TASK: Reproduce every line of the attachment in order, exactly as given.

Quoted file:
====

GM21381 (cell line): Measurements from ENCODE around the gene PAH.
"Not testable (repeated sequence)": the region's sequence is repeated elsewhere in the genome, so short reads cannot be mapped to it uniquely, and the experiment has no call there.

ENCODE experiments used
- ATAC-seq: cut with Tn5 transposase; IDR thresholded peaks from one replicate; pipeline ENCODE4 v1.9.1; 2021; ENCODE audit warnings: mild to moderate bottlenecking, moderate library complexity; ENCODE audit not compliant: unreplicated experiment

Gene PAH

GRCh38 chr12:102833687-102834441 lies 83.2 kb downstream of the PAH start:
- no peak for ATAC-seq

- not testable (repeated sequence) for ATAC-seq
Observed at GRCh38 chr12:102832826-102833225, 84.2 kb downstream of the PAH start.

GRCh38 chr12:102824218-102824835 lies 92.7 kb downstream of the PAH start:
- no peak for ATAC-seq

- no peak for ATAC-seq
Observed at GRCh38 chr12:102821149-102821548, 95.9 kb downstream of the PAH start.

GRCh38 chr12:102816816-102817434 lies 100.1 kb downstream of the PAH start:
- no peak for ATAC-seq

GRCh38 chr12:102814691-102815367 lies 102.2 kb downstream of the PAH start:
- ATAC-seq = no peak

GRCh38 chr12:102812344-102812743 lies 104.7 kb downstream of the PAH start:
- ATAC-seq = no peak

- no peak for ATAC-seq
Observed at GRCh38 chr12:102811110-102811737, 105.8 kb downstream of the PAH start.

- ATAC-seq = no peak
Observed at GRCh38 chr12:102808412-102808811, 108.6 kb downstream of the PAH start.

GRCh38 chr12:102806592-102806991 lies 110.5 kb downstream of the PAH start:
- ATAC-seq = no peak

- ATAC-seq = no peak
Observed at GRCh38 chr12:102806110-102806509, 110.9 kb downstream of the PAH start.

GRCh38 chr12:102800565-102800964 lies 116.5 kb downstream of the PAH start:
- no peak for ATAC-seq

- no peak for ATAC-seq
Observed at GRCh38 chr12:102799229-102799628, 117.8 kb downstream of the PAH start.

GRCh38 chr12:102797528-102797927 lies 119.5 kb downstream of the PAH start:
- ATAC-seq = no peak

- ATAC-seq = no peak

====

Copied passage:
GM21381 (cell line): Measurements from ENCODE around the gene PAH.
"Not testable (repeated sequence)": the region's sequence is repeated elsewhere in the genome, so short reads cannot be mapped to it uniquely, and the experiment has no call there.

ENCODE experiments used
- ATAC-seq: cut with Tn5 transposase; IDR thresholded peaks from one replicate; pipeline ENCODE4 v1.9.1; 2021; ENCODE audit warnings: mild to moderate bottlenecking, moderate library complexity; ENCODE audit not compliant: unreplicated experiment

Gene PAH

GRCh38 chr12:102833687-102834441 lies 83.2 kb downstream of the PAH start:
- no peak for ATAC-seq

- not testable (repeated sequence) for ATAC-seq
Observed at GRCh38 chr12:102832826-102833225, 84.2 kb downstream of the PAH start.

GRCh38 chr12:102824218-102824835 lies 92.7 kb downstream of the PAH start:
- no peak for ATAC-seq

- no peak for ATAC-seq
Observed at GRCh38 chr12:102821149-102821548, 95.9 kb downstream of the PAH start.

GRCh38 chr12:102816816-102817434 lies 100.1 kb downstream of the PAH start:
- no peak for ATAC-seq

GRCh38 chr12:102814691-102815367 lies 102.2 kb downstream of the PAH start:
- ATAC-seq = no peak

GRCh38 chr12:102812344-102812743 lies 104.7 kb downstream of the PAH start:
- ATAC-seq = no peak

- no peak for ATAC-seq
Observed at GRCh38 chr12:102811110-102811737, 105.8 kb downstream of the PAH start.

- ATAC-seq = no peak
Observed at GRCh38 chr12:102808412-102808811, 108.6 kb downstream of the PAH start.

GRCh38 chr12:102806592-102806991 lies 110.5 kb downstream of the PAH start:
- ATAC-seq = no peak

- ATAC-seq = no peak
Observed at GRCh38 chr12:102806110-102806509, 110.9 kb downstream of the PAH start.

GRCh38 chr12:102800565-102800964 lies 116.5 kb downstream of the PAH start:
- no peak for ATAC-seq

- no peak for ATAC-seq
Observed at GRCh38 chr12:102799229-102799628, 117.8 kb downstream of the PAH start.

GRCh38 chr12:102797528-102797927 lies 119.5 kb downstream of the PAH start:
- ATAC-seq = no peak

- ATAC-seq = no peak